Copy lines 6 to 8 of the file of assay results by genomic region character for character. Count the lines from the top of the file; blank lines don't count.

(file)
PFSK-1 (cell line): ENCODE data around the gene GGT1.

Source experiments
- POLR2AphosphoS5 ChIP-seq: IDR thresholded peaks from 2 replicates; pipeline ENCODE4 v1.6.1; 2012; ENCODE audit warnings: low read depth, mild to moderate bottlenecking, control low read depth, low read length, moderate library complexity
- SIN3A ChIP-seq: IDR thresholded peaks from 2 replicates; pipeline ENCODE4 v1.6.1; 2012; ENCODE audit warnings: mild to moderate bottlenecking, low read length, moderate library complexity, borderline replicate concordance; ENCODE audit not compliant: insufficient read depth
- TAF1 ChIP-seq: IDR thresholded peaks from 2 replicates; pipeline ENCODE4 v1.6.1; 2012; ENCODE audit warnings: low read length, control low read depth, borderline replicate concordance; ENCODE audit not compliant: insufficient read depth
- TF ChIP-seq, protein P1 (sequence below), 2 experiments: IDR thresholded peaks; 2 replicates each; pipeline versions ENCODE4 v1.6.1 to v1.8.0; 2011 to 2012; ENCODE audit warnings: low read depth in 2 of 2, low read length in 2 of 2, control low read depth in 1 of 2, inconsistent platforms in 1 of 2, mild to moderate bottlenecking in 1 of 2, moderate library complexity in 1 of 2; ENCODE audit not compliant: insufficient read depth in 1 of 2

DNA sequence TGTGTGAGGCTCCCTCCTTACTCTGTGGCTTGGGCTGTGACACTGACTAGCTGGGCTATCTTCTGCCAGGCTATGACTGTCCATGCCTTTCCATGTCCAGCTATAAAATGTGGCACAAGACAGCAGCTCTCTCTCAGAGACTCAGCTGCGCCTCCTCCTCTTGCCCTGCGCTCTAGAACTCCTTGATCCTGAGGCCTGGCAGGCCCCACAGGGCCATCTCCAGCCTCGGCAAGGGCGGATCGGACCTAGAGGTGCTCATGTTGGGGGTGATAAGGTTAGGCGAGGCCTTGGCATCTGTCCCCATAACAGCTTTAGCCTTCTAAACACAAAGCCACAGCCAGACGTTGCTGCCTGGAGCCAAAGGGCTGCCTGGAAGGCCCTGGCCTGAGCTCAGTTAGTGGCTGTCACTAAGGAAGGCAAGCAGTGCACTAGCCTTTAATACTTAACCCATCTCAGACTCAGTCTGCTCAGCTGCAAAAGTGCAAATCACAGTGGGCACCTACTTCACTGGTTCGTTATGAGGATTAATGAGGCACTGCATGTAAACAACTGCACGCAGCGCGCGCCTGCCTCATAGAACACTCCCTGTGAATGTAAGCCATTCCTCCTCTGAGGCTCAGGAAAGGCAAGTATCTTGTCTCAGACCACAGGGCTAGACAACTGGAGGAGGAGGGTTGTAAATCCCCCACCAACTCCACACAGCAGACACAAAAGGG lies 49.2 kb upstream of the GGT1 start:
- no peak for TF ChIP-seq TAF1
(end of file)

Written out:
- TF ChIP-seq, protein P1 (sequence below), 2 experiments: IDR thresholded peaks; 2 replicates each; pipeline versions ENCODE4 v1.6.1 to v1.8.0; 2011 to 2012; ENCODE audit warnings: low read depth in 2 of 2, low read length in 2 of 2, control low read depth in 1 of 2, inconsistent platforms in 1 of 2, mild to moderate bottlenecking in 1 of 2, moderate library complexity in 1 of 2; ENCODE audit not compliant: insufficient read depth in 1 of 2

DNA sequence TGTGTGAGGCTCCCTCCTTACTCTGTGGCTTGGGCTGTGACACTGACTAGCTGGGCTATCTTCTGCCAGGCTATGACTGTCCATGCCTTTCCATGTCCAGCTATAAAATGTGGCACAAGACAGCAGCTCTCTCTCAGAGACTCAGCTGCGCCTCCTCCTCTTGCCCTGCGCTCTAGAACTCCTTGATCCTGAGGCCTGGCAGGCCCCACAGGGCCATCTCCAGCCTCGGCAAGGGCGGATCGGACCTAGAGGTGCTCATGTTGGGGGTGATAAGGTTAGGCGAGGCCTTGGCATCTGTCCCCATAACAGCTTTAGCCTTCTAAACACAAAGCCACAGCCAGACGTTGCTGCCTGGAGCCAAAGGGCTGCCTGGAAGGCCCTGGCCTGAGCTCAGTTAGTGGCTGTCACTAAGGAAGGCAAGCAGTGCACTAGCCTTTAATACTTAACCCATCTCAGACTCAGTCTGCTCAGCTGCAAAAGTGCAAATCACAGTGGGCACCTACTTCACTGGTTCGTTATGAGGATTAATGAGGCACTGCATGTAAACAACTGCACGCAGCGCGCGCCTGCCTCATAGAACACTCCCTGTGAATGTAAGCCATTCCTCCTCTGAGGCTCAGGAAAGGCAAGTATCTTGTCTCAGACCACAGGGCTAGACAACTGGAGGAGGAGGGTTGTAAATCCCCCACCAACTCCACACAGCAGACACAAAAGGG lies 49.2 kb upstream of the GGT1 start:
- no peak for TF ChIP-seq TAF1